At this point, the car's electro-hydraulic differential comes in. At corner entry, the E-diff frees up the rear end to allow maximum difference in rotational speeds between the left and right rear wheels, helping the car turn. Open the throttle again at the corner apex and the E-diff -- gathering data from steering, engine and inertia sensors all over the car -- actually overdrives the outside rear wheel. The steering effort lightens in your hands and the car arcs around the corner like a wheeling kestrel.
Of course, it has magnificent brakes, perfect steering and raw, Fujita-scale power. Lots of exotics do. The Ferrari's advantage is that so much of it is usable. Yes, it has lateral grip in excess of .9 g's, thanks to the enormous Bridgestones clutched in its paws. But unlike a lot of exotics, all that grip is available the instant you turn the car -- no waiting for the suspension to take a set, no countering momentum while the chassis settles down. It is just there.
The F430 is the first Ferrari to be equipped with the manettino, a five-position switch that changes the behavior and thresholds of the car's gearbox, engine management, suspension, anti-lock brakes and stability control. In the ice and low-grip settings, the traction, anti-spin and ABS functions are all set on Defcon 4 to prevent the car from getting out of control. Sport setting is "normal," although it's pretty dang sporty. In the race setting, the gearshift points are raised, the suspension goes hard, and the computers lie back even further, stepping in only if the car senses major trouble. True to Ferrari's double-black-diamond ethos, expert drivers can turn all these systems off so it's just you and the car against the rapacious weeds and ditches that would gobble you both.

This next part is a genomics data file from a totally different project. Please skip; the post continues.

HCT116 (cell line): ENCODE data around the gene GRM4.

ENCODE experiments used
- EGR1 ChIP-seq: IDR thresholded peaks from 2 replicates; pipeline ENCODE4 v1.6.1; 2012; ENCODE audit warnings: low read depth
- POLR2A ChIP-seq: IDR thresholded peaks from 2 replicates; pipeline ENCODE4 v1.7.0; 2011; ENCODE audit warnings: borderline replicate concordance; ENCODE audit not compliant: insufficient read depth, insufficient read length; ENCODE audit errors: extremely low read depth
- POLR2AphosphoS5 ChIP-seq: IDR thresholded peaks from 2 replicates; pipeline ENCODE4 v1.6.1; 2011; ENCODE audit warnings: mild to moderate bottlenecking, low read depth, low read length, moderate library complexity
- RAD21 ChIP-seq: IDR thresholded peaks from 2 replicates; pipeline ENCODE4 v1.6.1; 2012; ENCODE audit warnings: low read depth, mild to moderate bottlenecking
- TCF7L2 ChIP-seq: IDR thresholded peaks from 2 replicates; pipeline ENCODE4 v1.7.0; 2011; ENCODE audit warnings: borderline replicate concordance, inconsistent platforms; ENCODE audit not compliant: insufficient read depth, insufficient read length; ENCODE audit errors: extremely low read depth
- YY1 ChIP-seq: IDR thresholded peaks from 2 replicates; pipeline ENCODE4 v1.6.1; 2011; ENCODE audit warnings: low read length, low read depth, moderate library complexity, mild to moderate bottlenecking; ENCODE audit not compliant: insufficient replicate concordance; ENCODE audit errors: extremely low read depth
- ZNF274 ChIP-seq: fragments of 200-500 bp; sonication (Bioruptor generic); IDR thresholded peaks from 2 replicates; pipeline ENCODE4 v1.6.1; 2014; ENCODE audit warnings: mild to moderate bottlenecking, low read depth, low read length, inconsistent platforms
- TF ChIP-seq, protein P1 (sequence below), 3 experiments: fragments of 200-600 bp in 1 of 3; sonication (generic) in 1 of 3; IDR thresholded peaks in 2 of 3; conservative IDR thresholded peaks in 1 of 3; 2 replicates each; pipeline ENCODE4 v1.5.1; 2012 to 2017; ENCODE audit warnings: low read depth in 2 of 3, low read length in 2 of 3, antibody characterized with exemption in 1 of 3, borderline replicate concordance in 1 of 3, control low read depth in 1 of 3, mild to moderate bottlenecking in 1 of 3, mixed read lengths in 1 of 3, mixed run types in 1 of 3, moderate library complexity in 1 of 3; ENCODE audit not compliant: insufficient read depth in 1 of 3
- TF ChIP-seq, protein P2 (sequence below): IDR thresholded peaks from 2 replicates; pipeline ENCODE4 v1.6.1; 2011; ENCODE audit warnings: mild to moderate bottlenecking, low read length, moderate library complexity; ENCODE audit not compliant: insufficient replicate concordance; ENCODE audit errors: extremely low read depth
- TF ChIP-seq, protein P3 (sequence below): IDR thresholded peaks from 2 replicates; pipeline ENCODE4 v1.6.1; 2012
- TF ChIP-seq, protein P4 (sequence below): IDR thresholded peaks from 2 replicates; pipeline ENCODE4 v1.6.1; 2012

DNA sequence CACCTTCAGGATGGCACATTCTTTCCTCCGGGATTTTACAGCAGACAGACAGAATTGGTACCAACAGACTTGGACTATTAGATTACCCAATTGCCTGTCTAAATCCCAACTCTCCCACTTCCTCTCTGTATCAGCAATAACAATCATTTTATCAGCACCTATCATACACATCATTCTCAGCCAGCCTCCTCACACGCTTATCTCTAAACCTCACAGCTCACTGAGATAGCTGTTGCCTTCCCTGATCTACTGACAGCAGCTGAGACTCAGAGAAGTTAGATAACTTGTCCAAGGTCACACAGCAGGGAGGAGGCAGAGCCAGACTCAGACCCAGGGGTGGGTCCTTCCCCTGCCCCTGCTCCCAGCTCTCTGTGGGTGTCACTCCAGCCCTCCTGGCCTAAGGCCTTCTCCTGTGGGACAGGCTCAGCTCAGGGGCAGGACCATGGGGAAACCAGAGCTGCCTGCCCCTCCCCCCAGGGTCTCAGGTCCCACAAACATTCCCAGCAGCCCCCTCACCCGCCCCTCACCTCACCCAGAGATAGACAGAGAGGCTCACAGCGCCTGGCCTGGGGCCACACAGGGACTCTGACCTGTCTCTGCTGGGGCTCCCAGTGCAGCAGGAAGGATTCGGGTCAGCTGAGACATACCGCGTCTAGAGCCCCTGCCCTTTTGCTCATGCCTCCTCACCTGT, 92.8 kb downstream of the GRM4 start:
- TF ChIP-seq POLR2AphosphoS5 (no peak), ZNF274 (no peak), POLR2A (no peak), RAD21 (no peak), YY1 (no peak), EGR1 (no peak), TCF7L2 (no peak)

It ain't me, babe. Oh, no, no. It ain't me.
IS this a perfect car? No. At speeds below 10 mph, it tends to have a nasty driveline snatch -- the car yanks back and forth, making you look really uncool. Also, the top mechanism on our megabuck test car needed a little help to latch onto the windshield header. The leather cubby between the seats resisted opening. The long and gorgeous nose of the car, carved to aerodynamic perfection, tends to scuff on anything less than bed-flat streets. I had to plan my route around Santa Monica carefully lest I leave hundreds of dollars' worth of red paint on the concrete. And the audio system is something out of a box of Italian Cracker Jack.
But the F430 Spider is an event, a celebration. Sitting in a parking garage with ordinary cars, it inhabits another space and time. It glows like a hot isotope. Is someone in coronary arrest? Put two of these on his chest and yell, "Clear!"
The arrow has never been smithed to beat it.
I spent all week giving people rides, but the best was Wylie, the 8-year-old son of an editor here at the paper. He showed up at my desk in his Ferrari polo shirt and hat, about the cutest thing that ever drew breath. I buckled him into the car and took him for a ride. He squealed and the car squealed and I poured on the gas. For the most part, he was speechless, smiling and laughing. Then, with a child's instinct for perfect truth, he shouted over the engine and the wind: "I'm dazzled!"
Me too, kid. Me too.
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2006 Ferrari F430 Spider
Base price: $204,867
Price, as tested: $212,000
Powertrain: Mid-engine mounted, naturally aspirated 4.3-liter, 48-valve V8, dual-overhead cam, variable induction and valve timing; six-speed manual transmission with electro-hydraulic clutch and paddle shifters; rear-wheel drive
Horsepower: 483 at 8,500 rpm
Torque: 343 pound-feet at 5,250 rpm
Curb weight: 3,350 pounds
0-60: 4 seconds (estimated)
Wheels (front/rear): 19 x 7.5-inch cast aluminum; 19 x 10.0 cast aluminum
Tires: 225/35ZR19 84Y; 285/35ZR19 99Y Bridgestone Potenza
Wheelbase: 102.4 inches
Overall length: 177.6 inches
EPA fuel economy: 11 miles per gallon city, 16 mpg highway
Final thoughts: The absolute best way to lose your hearing
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Automotive critic Dan Neil can be reached at firstname.lastname@example.org.